Dear Students, Faculty, Staff and Families: Over the last several days, Syracuse University has administered nearly 15,000 COVID-19 tests across campus, and we will continue testing students through Friday as part of our second round of on-campus surveillance. I’m pleased…
Dean Biklen honored in Kuwait with UNESCO/Emir Jaber al-Ahmed al-Jaber al-Sabah Prize
The United Nations Educational, Scientific and Cultural Organization (UNESCO) will present Syracuse University’s School of Education Dean Douglas Biklen with the 2011 UNESCO/Emir Jaber al-Ahmed al-Jaber al-Sabah Prize, honoring him for his work promoting quality education and equal opportunity for persons with educational disabilities. Biklen will accept the award at a ceremony on Feb. 29, hosted by the government of Kuwait.
For more than 40 years, Biklen has inspired families and supported researchers to advance the well-being and educational opportunities for students with disabilities. His books and films, such as “Achieving the Complete School” (1985), “Schooling without Labels” (1992) and “My Classic Life as an Artist” (2004), have changed perceptions of people living with disability while having a significant impact on families struggling with disability. UNESCO chose to honor Biklen with this award because of the broad, global impact his work has had on the education, communication and quality of life for individuals and families living with disability. His cumulative works have inspired researchers and educators to go above and beyond traditional tactics of inclusive education, and as a result his work has affected human rights and policies internationally.
“UNESCO’s recognition of Doug Biklen’s international leadership in scholarship and advocacy for persons with educational disabilities is so well deserved,” says Syracuse University Chancellor and President Nancy Cantor. “Doug is a consummate publicly engaged scholar, partnering with cross-sector collaborators both to advance scholarship and to make a tremendous impact on lives here and now locally, nationally and globally. Through his own extraordinary work and by catalyzing exceptional work by others from the School of Education, across the University, and national and international communities of scholars, he has extended SU’s historic, leading role in promoting inclusive education as educational best practice.”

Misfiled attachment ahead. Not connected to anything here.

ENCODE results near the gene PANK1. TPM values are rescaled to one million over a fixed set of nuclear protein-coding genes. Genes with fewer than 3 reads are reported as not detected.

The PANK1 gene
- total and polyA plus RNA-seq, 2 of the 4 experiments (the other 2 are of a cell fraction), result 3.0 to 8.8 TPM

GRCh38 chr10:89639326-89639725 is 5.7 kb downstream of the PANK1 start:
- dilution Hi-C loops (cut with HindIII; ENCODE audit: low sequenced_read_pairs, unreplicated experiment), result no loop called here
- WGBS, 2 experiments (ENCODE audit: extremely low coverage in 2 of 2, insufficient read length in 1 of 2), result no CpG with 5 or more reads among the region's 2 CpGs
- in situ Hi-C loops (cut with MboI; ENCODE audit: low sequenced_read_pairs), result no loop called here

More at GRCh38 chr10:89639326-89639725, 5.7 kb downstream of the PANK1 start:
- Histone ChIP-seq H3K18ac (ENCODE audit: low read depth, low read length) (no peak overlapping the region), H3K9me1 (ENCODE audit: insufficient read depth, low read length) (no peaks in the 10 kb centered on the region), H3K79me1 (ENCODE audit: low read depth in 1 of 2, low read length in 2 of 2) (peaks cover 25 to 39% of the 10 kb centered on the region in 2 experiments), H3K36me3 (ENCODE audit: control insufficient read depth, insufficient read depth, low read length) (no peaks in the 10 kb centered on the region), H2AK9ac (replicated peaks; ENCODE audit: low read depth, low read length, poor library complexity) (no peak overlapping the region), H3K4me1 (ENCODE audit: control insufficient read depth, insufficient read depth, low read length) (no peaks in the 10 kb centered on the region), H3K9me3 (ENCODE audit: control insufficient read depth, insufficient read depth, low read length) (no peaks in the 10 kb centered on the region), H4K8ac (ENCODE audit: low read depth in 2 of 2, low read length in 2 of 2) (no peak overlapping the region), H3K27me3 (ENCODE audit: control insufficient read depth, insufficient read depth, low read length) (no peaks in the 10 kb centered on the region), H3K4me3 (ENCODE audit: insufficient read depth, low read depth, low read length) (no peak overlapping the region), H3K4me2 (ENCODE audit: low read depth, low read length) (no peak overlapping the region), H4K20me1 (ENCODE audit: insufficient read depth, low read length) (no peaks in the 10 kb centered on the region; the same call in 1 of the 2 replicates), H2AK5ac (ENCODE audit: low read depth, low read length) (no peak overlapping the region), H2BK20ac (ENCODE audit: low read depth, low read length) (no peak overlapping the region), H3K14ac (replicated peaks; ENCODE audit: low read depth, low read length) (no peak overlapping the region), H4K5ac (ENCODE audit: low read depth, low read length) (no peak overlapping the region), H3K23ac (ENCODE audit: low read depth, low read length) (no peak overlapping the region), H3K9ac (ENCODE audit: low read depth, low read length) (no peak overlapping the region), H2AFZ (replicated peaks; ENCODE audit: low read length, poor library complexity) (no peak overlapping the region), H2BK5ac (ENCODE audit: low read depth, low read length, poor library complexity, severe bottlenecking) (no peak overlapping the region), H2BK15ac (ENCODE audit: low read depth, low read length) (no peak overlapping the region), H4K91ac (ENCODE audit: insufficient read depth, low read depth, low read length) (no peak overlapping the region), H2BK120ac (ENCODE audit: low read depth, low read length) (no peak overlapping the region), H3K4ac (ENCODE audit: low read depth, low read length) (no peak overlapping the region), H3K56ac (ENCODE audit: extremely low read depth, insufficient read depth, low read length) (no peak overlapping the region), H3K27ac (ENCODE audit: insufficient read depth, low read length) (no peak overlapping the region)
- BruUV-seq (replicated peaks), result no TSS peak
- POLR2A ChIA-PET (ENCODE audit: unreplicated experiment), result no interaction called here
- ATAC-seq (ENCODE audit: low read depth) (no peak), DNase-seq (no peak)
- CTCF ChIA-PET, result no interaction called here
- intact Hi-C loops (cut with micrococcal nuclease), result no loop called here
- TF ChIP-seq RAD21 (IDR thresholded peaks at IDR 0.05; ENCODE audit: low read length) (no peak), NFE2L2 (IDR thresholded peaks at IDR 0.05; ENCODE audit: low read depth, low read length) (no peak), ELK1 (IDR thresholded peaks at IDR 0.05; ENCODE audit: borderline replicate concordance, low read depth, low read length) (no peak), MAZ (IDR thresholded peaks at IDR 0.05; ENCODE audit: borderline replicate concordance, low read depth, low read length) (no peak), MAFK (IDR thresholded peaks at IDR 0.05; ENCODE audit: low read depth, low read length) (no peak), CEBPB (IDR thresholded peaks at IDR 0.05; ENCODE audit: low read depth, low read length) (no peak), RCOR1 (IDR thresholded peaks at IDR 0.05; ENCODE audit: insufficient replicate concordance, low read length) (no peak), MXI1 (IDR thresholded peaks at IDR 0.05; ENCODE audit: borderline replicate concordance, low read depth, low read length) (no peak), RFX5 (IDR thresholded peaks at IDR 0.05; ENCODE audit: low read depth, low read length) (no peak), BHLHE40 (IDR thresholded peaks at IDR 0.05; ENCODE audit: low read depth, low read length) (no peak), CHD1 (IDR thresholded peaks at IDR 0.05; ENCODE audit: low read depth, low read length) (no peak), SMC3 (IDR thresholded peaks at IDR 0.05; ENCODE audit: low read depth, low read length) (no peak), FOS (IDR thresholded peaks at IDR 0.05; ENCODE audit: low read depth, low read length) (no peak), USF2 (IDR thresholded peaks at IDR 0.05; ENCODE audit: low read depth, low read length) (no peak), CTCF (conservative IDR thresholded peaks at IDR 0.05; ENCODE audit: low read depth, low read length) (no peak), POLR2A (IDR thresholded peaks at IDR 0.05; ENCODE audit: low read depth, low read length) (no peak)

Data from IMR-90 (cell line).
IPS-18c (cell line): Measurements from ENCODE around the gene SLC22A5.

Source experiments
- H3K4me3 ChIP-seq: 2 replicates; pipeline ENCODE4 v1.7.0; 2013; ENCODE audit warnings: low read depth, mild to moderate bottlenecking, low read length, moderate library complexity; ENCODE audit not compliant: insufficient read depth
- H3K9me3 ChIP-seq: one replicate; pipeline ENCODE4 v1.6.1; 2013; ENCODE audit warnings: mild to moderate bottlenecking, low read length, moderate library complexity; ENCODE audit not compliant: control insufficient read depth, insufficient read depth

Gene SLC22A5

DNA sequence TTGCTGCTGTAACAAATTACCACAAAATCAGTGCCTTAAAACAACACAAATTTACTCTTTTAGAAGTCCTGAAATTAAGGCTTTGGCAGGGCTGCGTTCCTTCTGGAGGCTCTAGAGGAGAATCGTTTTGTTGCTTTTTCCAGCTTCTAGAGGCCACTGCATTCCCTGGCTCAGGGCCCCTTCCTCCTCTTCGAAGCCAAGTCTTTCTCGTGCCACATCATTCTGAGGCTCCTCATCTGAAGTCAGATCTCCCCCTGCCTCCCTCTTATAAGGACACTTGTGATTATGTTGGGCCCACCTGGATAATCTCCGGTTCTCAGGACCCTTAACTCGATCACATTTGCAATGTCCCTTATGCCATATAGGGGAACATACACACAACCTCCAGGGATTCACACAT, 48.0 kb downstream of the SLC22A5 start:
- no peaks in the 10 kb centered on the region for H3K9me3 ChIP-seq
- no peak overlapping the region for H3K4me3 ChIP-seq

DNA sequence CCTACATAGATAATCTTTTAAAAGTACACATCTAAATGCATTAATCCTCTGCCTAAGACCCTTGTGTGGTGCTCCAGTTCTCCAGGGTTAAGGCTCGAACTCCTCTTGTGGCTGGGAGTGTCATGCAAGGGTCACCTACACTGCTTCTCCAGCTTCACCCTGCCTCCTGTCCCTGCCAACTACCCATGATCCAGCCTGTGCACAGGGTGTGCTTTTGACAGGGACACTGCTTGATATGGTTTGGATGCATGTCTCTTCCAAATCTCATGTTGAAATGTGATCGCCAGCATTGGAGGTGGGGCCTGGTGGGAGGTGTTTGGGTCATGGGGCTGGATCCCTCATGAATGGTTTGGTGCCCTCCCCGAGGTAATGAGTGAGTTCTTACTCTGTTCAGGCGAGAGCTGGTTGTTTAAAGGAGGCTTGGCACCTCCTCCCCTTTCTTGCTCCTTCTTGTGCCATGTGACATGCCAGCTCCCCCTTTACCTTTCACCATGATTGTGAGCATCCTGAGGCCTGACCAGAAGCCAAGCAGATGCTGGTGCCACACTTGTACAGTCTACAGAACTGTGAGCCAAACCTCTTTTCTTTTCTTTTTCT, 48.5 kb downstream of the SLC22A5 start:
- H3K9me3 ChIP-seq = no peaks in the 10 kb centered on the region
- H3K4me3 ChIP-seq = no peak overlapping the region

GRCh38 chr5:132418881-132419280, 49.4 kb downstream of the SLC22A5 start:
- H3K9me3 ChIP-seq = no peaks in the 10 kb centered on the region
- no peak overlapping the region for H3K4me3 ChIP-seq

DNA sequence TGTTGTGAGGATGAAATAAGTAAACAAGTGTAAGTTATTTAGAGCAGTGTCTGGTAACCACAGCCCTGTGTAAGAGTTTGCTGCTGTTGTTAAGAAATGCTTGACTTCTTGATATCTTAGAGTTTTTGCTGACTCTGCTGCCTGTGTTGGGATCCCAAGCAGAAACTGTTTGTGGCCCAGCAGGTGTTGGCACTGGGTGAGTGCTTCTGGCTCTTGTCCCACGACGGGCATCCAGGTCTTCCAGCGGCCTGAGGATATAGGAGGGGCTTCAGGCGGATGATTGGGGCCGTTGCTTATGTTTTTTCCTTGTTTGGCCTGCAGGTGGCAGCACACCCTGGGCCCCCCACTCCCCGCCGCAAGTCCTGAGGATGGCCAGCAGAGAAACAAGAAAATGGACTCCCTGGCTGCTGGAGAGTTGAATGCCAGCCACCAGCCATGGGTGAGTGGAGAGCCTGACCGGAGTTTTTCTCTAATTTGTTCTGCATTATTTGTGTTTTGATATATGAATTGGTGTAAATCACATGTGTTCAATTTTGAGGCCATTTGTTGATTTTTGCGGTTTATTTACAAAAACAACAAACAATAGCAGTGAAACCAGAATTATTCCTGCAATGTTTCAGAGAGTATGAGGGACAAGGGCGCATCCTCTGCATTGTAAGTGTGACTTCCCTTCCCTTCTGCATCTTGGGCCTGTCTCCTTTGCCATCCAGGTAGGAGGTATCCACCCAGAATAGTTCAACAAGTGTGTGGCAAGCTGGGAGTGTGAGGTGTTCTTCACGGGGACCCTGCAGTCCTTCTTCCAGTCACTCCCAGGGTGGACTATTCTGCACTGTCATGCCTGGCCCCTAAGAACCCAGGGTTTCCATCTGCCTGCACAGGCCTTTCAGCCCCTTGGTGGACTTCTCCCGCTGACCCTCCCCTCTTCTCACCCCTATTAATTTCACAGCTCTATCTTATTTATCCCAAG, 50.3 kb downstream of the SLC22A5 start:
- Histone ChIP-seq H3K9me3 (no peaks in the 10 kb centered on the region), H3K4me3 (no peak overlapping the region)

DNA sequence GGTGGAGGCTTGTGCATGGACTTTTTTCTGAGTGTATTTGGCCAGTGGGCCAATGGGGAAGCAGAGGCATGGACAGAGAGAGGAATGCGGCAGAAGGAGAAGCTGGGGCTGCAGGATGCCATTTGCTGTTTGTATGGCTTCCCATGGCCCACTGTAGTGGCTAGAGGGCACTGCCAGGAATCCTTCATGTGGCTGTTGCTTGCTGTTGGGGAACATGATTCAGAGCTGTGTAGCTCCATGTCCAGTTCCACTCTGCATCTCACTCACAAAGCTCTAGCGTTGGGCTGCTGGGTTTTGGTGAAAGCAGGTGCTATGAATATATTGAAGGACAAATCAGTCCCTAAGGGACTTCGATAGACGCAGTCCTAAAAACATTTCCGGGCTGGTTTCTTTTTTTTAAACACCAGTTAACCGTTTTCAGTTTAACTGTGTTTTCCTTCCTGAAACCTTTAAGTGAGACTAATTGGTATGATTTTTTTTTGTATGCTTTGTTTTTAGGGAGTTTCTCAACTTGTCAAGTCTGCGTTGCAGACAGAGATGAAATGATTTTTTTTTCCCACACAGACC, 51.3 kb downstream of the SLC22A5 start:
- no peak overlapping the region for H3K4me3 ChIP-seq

Kuwait’s Permanent Delegate to UNESCO, Ambassador Ali Al-Tarrah said, in statements to the Kuwait News Agency (KUNA), the award shows that the State of Kuwait shares UNESCO’s care for the efforts to improve the quality of education for persons with disabilities. He said, “Candidates from 22 countries are vying for the 2011 prize, which materializes the global significance of the prestigious prize.”
UNESCO created the Emir Jaber al-Ahmed al-Jaber al-Sabah Prize in 2002 with the Government of Kuwait, and has honored two individuals every two years, one selected from the Arab States and the other from another part of the world. The prize recognizes outstanding accomplishments in promoting quality education for persons with intellectual disabilities, and comes with a $40,000 award, typically divided between the two recipients. However, because of the significance of his work in school inclusion, Biklen was selected as the sole laureate this year. The ceremony will be held at Kuwait University and will include an address by H.E Falah Al-Hajraf, the minister of education and higher education, a speech by Biklen and an artistic show by students with disabilities.
Biklen says he hopes this prize will further advance disability studies and draw attention to the growing inclusive education movement across the globe. “Hopefully it will help shine a spotlight on the international inclusion movement and allow more opportunities to connect with educators internationally,” Biklen says. “I envision an international movement to recognize the importance of educational innovation to address cognitive differences, all without labeling children as intellectually impaired.”
For more information about Biklen and his work in disability studies, read his interview with UNESCO.